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Marines Case: Italian govt distorting reality, India tells international tribunal

Italian marines Massimiliano Latorre and Salvatore Girone were charged in India with the killing two fishermen off Kerala coast in 2012.

Written by Sagnik Chowdhury | Hamburg |
Updated: August 12, 2015 2:39:13 am
italian marines, italy marines case, italian marines case, marines fishermen case, india news, italy india marines, italian marines news, latest news, indian express Italian marines Massimiliano Latorre and Salvatore Girone charged in India with the killing two fishermen off Kerala coast in 2012.

Asserting that it had criminal jurisdiction over the two Italian marines accused of killing two Indian fishermen off Kerala’s coast in 2012, India has told the international tribunal hearing the matter that Italy’s version in case was “misleading”.
“The story told by Italy is as short and straightforward as it is misleading,” India said in its written observations filed before the International Tribunal for the Law of the Sea (ITLOS) in Hamburg. “The Italian story omits several crucial aspects which are the crux of the issue.”

It added that “Italy’s silence seriously distorts reality and does not permit the Tribunal to correctly understand the subject-matter of the dispute, which actually centres upon the murder by two Italian Marines embarked on the MV Enrica Lexie, of two Indian unarmed fishermen embarked on the Indian fishing vessel St. Antony, a fishing vessel properly registered in India and fully permitted to be fishing in India’s EEZ, which was also damaged by the use of automatic weapons by the two marines.”

Arguing against Italy’s stand that its two marines opened fire after they assessed that St Antony was on a collision course with MV Enrica Lexie “and that this modus operandi was consistent with a pirate attack”, India’s submission pointed out that the two marines used their automatic weapons without any warnings and that one fisherman was shot in the head and the other fatally shot in the stomach.
Italian marines Sergeant Massimiliano Latorre and Sergeant Salvatore Girone, who were on board MV Enrica Lexie, are accused of killing two Indian fishermen on February 15, 2012.

The tribunal was told that “Italy is cautious not to indicate at what precise point the shooting happened, but it accepts that, either before or after it happened, the Indian fishing vessel — which Italy defines a bit disdainfully as a ‘craft’ — eventually, after apparent attempts to approach the MV Enrica Lexie, the craft turned away and headed towards the open sea.”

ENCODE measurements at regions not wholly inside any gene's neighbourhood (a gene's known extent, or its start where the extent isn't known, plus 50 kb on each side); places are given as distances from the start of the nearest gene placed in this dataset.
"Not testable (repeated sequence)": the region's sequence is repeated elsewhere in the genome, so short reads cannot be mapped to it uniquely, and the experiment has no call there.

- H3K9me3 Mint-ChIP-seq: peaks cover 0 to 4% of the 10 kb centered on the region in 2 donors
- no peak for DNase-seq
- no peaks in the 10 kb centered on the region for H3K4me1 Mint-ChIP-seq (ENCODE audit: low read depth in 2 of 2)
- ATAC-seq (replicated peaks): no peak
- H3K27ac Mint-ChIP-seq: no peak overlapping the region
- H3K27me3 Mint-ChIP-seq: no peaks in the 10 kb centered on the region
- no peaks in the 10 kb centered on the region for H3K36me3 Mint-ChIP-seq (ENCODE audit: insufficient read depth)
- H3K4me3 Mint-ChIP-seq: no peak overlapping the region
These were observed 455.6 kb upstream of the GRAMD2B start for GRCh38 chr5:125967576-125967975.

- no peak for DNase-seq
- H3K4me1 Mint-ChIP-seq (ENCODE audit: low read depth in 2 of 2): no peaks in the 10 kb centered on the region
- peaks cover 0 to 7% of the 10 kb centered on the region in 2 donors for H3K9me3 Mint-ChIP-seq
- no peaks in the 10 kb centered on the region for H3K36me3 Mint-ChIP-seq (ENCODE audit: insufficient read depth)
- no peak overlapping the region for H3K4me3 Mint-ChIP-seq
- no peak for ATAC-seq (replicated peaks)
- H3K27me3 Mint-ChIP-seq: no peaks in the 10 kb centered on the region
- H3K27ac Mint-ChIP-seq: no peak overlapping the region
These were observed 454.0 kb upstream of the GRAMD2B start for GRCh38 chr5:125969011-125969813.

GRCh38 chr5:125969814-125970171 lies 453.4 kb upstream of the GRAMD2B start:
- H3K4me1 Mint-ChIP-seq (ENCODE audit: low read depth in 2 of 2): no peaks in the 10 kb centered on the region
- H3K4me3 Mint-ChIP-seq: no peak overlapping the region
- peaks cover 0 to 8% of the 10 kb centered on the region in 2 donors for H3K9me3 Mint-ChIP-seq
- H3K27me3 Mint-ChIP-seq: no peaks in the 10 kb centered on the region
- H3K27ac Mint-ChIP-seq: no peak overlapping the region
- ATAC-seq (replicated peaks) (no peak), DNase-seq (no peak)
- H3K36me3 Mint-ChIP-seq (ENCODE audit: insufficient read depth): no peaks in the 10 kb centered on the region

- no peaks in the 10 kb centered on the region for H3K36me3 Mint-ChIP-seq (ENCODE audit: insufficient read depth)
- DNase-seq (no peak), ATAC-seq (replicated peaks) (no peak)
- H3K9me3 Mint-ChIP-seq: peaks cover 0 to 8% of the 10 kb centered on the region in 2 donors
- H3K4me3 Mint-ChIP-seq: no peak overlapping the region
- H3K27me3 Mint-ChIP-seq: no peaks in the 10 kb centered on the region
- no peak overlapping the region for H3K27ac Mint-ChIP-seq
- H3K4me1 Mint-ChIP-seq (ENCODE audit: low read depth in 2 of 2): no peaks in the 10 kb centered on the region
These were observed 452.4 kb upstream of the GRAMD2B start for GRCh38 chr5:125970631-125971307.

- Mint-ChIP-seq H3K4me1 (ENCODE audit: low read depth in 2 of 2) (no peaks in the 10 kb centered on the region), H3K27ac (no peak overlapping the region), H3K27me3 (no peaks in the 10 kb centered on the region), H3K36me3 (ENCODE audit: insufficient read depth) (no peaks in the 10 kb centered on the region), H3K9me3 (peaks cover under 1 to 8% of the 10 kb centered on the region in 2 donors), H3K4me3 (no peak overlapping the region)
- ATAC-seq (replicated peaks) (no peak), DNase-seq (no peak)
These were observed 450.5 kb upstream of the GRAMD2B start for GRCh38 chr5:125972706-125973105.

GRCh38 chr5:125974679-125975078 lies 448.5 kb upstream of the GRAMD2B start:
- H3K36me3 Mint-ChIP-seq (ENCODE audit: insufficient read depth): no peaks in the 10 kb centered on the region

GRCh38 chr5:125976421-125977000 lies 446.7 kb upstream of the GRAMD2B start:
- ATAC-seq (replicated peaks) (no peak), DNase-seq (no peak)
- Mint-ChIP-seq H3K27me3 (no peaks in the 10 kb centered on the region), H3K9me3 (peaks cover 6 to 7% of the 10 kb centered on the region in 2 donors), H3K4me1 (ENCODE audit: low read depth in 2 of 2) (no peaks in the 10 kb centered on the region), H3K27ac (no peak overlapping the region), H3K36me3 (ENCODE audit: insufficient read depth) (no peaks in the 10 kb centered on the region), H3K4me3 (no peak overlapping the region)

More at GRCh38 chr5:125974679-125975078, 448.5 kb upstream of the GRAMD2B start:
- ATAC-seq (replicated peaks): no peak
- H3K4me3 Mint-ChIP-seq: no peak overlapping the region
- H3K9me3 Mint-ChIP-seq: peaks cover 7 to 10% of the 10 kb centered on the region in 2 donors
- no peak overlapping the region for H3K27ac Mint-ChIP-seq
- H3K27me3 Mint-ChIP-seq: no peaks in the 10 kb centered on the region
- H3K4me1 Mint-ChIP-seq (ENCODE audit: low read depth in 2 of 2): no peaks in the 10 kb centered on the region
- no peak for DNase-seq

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The observations further stated: “Contrary to the misleading name adopted by Italy to designate the present dispute, there was in reality no ‘incident of navigation’, nor any collision between the two ships. They had no physical contact and Article 97 of the UNCLOS (United Nations Convention on the Law of the Sea) — which is vital for Italy’s case — is irrelevant by any means. If there was an ‘incident’, it concerned the St Antony and its crew, not the MV Enrica Lexie.”

India argued that the Italian authorities “have, in reality, not conducted any kind of serious investigation on the facts, thus showing how little they trust in their own thesis of their right — let alone exclusive right — to exercise criminal jurisdiction over the two persons accused of murders.”

Slamming Italy’s “misplaced calls for compassionate feelings”, India argued that Latorre — who is presently in Italy — was given permission to leave for Italy for a period of four months, renewed twice. It added that, at a hearing on July 13, the Supreme Court extended his leave to stay in Italy by six months, with the consent of the counsel representing the government.

Referring to Girone, India said, “Italy’s presentation of his ‘sufferings’ is outrageous. The word ‘detain’ systematically used to describe that he is kept in jail is misleading in that it could be understood that he is in jail — although he has been released from prison on June 2, 2012.”

While stating that describing Girone as a hostage was “highly inappropriate and offensive”, the observations pointed out that both Marines were twice allowed to travel to Italy at the same time.

“The restrictions to his freedom of movement are a very lenient treatment for an individual who, it cannot be contested, shot and killed unarmed fishermen,” India argued.

On Italy’s complaints that “for nearly three-and-a-half-years, the Marines have been subjected to the jurisdiction of the Indian courts and to bail restraints, although they have not been formally charged with any offence,” India contended that “Italian account of the facts overlook the crucial fact that the delays Italy complains of are due to Italy’s own delaying tactic.”

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